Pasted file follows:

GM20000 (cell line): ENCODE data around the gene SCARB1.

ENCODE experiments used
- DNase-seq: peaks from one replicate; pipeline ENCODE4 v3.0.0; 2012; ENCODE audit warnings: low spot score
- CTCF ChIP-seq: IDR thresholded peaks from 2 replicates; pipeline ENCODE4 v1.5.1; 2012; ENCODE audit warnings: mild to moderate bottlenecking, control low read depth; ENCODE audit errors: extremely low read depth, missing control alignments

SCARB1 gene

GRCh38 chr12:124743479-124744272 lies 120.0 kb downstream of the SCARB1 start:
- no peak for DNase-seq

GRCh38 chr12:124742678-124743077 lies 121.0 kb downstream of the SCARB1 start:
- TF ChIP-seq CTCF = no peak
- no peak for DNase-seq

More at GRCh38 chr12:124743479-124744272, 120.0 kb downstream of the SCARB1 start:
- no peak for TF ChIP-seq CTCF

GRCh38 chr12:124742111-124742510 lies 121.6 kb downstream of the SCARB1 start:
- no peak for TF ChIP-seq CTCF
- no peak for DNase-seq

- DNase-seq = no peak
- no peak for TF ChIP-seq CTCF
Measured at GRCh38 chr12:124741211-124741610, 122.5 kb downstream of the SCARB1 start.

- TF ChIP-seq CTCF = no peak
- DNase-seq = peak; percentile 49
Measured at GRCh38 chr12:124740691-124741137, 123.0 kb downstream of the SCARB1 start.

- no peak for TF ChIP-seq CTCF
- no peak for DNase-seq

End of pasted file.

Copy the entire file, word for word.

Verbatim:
GM20000 (cell line): ENCODE data around the gene SCARB1.

ENCODE experiments used
- DNase-seq: peaks from one replicate; pipeline ENCODE4 v3.0.0; 2012; ENCODE audit warnings: low spot score
- CTCF ChIP-seq: IDR thresholded peaks from 2 replicates; pipeline ENCODE4 v1.5.1; 2012; ENCODE audit warnings: mild to moderate bottlenecking, control low read depth; ENCODE audit errors: extremely low read depth, missing control alignments

SCARB1 gene

GRCh38 chr12:124743479-124744272 lies 120.0 kb downstream of the SCARB1 start:
- no peak for DNase-seq

GRCh38 chr12:124742678-124743077 lies 121.0 kb downstream of the SCARB1 start:
- TF ChIP-seq CTCF = no peak
- no peak for DNase-seq

More at GRCh38 chr12:124743479-124744272, 120.0 kb downstream of the SCARB1 start:
- no peak for TF ChIP-seq CTCF

GRCh38 chr12:124742111-124742510 lies 121.6 kb downstream of the SCARB1 start:
- no peak for TF ChIP-seq CTCF
- no peak for DNase-seq

- DNase-seq = no peak
- no peak for TF ChIP-seq CTCF
Measured at GRCh38 chr12:124741211-124741610, 122.5 kb downstream of the SCARB1 start.

- TF ChIP-seq CTCF = no peak
- DNase-seq = peak; percentile 49
Measured at GRCh38 chr12:124740691-124741137, 123.0 kb downstream of the SCARB1 start.

- no peak for TF ChIP-seq CTCF
- no peak for DNase-seq